Source: Newsweek (Extract)
Posted: September 14, 2023

Chances are that your dog would give anything to spend all night tucked up in bed with you, if they’re not already extended this privilege.

But why do dogs love snuggling up to their owners after a long day? More importantly, does relaxing the bedtime rules in this way negatively impact the dog’s training and wellbeing?

Leigh Siegfried is an experienced dog trainer based in Philadelphia. The award-winning owner of dog training organization, Opportunity Barks, has worked with over 10,000 dogs and their owners in her lengthy career while making guest speaker appearances at conferences run by the Humane Society of the United States.

The trainer, who currently manages three Opportunity Barks studios across the U.S, told Newsweek that any animal with a social need is likely to favor bedtime cuddles with their owner. Dogs are high on that list of animals because they are one of the most socially dependent species due to their pack nature.

Social Animals Like Cuddling

“Any animal that enjoys affiliating, but also just has an innate need for comfort through touch and shared warmth, that’s an animal, likely a dog, that’s a very likely candidate for wanting to be near people, sleep near people, or lay near people,” Siegfried told Newsweek.

“It’s not so much their liking of their owner’s bed as it is the animal just really valuing and enjoying people, being petted by people and being handled by people. Much of this has to do with the temperament and needs of the individual dog, and if the dog has always been in close proximity with people. This will determine whether they may choose to sleep in the same bed as their owner or not,” she added.

The dog behaviorist went on to suggest that dogs could be crawling into bed with their owners as a way to make up for the time they’d lost with them during the day, while their owner was out or at work.

“For most of us, if we’re busy or working during the day, that five-to-10-hour timeframe where we are pretty stationary offers some ability for us to be in proximity with our animals,” Siegfried explained.

Too Much of a Good Thing Can Be a Bad Thing

Siegfried argued that it’s not always the most responsible decision to indulge in the sweet habit and let dogs have free rein of their owner’s beds. The dog behaviorist told Newsweek that although the majority of dogs may favor sleeping in their owner’s beds, the experience may turn out to be harmful to them in the long run.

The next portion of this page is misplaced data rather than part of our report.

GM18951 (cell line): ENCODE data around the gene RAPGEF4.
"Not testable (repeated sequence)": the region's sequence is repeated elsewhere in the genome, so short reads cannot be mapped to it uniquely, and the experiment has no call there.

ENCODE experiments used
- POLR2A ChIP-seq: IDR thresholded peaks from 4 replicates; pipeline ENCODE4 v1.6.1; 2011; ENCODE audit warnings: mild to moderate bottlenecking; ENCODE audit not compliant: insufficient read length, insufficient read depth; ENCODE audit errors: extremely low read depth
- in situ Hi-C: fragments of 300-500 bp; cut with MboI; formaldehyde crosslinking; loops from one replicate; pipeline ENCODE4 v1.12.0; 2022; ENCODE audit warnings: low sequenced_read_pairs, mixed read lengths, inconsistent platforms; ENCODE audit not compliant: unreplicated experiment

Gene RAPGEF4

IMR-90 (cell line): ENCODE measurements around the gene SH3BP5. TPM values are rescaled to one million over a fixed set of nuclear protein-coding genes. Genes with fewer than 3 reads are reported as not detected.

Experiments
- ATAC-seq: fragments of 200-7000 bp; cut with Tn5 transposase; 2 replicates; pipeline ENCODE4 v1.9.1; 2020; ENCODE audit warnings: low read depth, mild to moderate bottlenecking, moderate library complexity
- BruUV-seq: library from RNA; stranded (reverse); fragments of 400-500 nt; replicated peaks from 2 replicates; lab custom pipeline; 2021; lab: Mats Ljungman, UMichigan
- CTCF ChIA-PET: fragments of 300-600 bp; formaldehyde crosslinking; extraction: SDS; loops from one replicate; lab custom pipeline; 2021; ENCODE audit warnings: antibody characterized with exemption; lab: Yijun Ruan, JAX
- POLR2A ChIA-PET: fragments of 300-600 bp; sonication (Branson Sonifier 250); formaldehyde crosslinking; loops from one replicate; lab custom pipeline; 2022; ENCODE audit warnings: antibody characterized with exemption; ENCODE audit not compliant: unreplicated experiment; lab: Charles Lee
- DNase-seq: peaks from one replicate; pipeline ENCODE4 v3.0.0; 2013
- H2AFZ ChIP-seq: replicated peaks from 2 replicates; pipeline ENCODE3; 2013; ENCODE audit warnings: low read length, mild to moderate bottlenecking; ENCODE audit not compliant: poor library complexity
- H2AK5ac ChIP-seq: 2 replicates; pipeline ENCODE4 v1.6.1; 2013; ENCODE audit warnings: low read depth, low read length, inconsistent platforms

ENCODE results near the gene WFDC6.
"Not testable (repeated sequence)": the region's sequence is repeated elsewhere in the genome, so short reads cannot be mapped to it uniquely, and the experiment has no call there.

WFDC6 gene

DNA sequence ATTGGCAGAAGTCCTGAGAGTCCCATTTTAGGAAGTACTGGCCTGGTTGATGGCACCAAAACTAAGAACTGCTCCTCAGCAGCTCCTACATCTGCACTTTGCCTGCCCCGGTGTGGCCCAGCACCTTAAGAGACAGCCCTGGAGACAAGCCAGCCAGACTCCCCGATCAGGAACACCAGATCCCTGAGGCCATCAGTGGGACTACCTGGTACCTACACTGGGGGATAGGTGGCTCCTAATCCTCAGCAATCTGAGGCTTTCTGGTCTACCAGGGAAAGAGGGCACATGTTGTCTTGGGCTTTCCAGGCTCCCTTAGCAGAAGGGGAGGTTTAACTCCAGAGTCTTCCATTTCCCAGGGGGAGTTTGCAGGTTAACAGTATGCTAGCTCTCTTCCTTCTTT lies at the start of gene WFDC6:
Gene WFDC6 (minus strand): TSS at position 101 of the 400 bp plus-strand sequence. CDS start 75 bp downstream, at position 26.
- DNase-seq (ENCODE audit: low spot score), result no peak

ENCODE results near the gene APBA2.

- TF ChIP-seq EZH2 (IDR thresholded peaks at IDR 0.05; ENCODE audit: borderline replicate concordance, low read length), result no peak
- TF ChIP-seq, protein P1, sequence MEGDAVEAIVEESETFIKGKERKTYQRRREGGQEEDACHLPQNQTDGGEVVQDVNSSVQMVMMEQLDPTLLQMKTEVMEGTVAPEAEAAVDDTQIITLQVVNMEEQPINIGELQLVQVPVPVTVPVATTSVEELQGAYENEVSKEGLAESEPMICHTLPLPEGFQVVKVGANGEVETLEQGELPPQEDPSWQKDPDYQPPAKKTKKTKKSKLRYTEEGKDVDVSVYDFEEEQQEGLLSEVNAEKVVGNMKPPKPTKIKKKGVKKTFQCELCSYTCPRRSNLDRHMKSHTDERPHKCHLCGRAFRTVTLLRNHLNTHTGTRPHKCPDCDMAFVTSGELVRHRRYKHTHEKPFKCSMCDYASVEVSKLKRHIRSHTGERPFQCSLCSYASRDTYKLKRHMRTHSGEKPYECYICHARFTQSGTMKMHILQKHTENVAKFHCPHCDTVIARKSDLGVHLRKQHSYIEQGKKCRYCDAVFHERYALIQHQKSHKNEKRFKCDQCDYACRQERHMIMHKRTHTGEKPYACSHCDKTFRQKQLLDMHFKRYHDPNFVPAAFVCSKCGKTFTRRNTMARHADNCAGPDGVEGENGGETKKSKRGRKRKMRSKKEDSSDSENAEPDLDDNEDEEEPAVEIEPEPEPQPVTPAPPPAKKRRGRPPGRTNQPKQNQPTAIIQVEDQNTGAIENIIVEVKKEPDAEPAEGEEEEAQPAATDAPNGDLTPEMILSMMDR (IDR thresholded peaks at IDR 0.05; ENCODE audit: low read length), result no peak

“Is letting your dog sleep in bed with you always a good thing? No,” Siegfried told Newsweek. “It can be dysfunctional, and it can undermine some dogs’ confidence in being left alone or worse still, lead to them developing separation anxiety.”

Although it’s common for dogs to form strong attachments to their owners and siblings, this in excess, alongside an inability to be left alone, could be deemed a case of separation anxiety. The Royal Society for the Prevention of Cruelty to Animals (RSPCA) writes online that separation-related behavior (SRB) occurs when a dog is left alone and resembles anxiety disorder.

“In many cases, the behavior is a result of distress,” writes the RSPCA.

Common signs of separation anxiety include a dog howling or barking, urinating indoors or being destructive when left alone or kept apart from their loved ones.

The animal welfare organization recommends that dogs prone to separation anxiety be left in a stress-free environment with toys they are fond of or people they know to minimize any discomfort they may feel. Over time and with training and persistence, separation anxiety can be reversed.

According to Leigh Siegfried, puppies aged between 8 and 12 weeks old are most vulnerable to developing separation anxiety because they are going through a lot of “developmental steps.”

The behaviorist said younger dogs, who have gotten used to being joined at their owner’s hips through nighttime cuddles, could struggle to sleep alone or even to be left alone. By this logic, letting dogs into our most private spaces could backfire.

“If you take a very young puppy, them choosing whether they want to sleep with a human depends on their early learning experiences and their level of confidence. It’s a problem that many dog owners faced during the pandemic, because dogs got so used to their owners being at home with them that they then struggled to adjust to them going back to the office or on holiday when the world opened up again,” Siegfried said.

The dog trainer went on to say that this is precisely why crate and independence training may not be such a bad thing, given that the dog’s social and biological needs are already met and that the dog is confident alone.

Despite her concerns Siegfried is sure that it’s not just dogs who enjoy sleeping with their owners. The latter enjoy it too.

“Dogs generally seek sharing opportunities to be with people in some sort of exchange,” she said.

All in all, it’s this close social and familial bond that Siegfried cites once again as being the primary reason why dogs are so eager to follow their owners to bed.

“The same way a child may cuddle with an adult is the same way a dog may want to cuddle with their owner,” she said.